“These documents are the tip of an evidentiary iceberg that demands further investigation,” said Muffett. “Oil companies had an early opportunity to acknowledge climate science and climate risks, and to enable consumers to make informed choices. They chose a different path. The public deserves to know why.”

The investigation continues

ExxonMobil and its allies on Capitol Hill—a coterie of GOP legislators who have received political contributions from the oil industry—have attempted to stop the AGs’ fraud probe by claiming the investigation is a violation of the company’s First Amendment rights.

In June, ExxonMobil filed a complaint in federal district court in Fort Worth, Texas, against Massachusetts Attorney General Maura Healey, who had subpoenaed the company under consumer and securities fraud statutes, in an effort to secure company records going back 40 years. In its lawsuit, which is seeking an injunction to stop Healey’s probe, ExxonMobil said Healey’s investigation is “nothing more than a weak pretext for an unlawful exercise of government power to further political objectives,” adding that the attorney general is “abusing the power of government [and] … has deprived and will continue to deprive ExxonMobil of its rights under the United States Constitution.”

Unfortunately for ExxonMobil, the First Amendment claim has already been discredited. In United States vs Philip Morris Inc., a federal appeals court found that the First Amendment does not protect fraudulent statements. Likewise, Healey’s office has dismissed ExxonMobil’s claims.

“For many months, ExxonMobil has engaged in an unprecedented effort to limit the ability of state attorneys general to investigate fraud and unfair business practices,” said Cyndi Roy Gonzalez, Healey’s communications director.

“Our investigation is based not on speculation but on inconsistencies about climate change in Exxon documents which have been made public,” Gonzalez said, and echoing the tobacco lawsuit, added that “the First Amendment does not protect false and misleading statements in the marketplace. Exxon’s assertion that we cannot investigate it because the company has not engaged in business here in Massachusetts is completely preposterous.”

However, a similar battle between ExxonMobil and U.S. Virgin Islands Attorney General Claude Walker ended in a ceasefire, as Walker agreed to withdraw a similar subpoena in exchange for ExxonMobil’s withdrawal of its lawsuit against him. Walker’s withdrawal hasn’t been viewed as a setback for the ongoing probe, as legal experts contend that the primary battlefields will be Massachusetts and New York. So far, Exxon is cooperating with New York’s investigation and has already relinquished more than 700,000 pages of documents to Schneiderman’s office.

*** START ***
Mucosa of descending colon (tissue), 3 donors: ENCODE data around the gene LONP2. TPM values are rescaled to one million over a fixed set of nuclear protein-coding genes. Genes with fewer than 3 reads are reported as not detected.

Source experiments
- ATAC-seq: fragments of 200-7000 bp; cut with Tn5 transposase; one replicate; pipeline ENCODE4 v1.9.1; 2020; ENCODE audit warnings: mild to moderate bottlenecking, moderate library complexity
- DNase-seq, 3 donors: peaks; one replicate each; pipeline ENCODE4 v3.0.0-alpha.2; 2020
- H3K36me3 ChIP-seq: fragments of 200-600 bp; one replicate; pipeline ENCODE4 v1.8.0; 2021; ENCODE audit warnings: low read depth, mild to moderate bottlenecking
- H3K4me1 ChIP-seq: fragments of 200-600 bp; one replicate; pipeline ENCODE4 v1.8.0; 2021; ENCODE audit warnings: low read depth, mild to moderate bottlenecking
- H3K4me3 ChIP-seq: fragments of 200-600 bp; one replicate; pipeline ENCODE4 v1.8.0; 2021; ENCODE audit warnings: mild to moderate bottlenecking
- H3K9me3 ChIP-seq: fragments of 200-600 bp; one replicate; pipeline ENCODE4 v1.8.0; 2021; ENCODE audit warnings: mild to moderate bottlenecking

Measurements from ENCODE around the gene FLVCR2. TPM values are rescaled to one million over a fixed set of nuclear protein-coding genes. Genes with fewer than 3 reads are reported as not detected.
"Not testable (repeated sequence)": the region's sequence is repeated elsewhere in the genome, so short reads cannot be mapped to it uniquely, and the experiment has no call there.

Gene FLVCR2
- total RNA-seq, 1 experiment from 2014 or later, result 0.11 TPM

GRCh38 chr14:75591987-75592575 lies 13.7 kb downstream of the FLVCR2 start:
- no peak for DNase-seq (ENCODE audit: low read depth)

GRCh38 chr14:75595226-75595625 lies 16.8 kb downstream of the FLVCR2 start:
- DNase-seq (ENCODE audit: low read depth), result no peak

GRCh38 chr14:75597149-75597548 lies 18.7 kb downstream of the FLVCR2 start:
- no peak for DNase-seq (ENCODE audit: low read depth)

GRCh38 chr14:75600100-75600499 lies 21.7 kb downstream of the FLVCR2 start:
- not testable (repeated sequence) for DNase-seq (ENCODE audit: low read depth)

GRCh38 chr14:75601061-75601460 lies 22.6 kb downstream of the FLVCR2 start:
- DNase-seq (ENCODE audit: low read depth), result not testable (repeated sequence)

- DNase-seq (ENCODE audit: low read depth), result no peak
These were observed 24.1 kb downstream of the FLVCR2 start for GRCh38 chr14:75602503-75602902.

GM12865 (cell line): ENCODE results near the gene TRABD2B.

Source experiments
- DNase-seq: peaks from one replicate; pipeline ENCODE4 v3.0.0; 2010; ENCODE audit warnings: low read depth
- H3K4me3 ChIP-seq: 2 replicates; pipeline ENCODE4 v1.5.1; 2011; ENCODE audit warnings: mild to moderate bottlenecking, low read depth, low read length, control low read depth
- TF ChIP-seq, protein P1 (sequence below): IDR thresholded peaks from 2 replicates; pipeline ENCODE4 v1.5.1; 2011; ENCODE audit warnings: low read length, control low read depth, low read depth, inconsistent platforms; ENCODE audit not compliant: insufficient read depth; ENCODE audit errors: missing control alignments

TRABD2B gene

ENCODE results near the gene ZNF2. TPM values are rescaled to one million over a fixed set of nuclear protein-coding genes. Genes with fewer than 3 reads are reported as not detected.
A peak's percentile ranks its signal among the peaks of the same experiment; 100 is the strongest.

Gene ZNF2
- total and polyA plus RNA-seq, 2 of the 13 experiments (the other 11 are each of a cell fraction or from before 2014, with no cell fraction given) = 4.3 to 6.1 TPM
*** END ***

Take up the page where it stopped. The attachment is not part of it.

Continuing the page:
But 100 or so recently analyzed documents may reveal the true origin of Big Tobacco’s infamous playbook.

Watch CIEL’s “Smoke and Fumes” videos to learn more about its analysis of those documents:

Nuclear cover-up: environment ministry slaps penalties on errant crew over failures at Guangdong plant

Fourstaff members at a nuclear power plant in Guangdong have been punished for breaching ¬operational guidelines and trying to cover up the failures, the Ministry of Environmental Protection said this week, more than a year after the incident took place.

Three staff at the Yangjiang nuclear power plant in Guangdong, about 220km north of Hong Kong, were given administrative warnings, while the crew’s leader, Wei Haifeng, was stripped of his senior nuclear operator’s licence, a severe punishment.

Their actions caused a heat ¬removal pump on one of the key reactors to stop functioning for six minutes at the plant, the first to go online in China after the 2011 -Fukushima nuclear disaster in Japan. The operators then tried to cover up the incident by failing to log it as required, the ministry said.

The incident did not result in a radioactive leak or pose a direct public safety threat, two nuclear experts said.

According to the ministry, the breaches occurred on March 22, 2015 when the reactor was undergoing maintenance. The pump is a crucial part of the reactor’s water cooling system.

The plant’s developer, China General National Power Corp, told the South China Morning Post the incident did not affect plant safety because it occurred during maintenance. It also said it did “thorough analysis and a deep ¬review” after the incident and initiated a “safety culture re-education” campaign among all staff.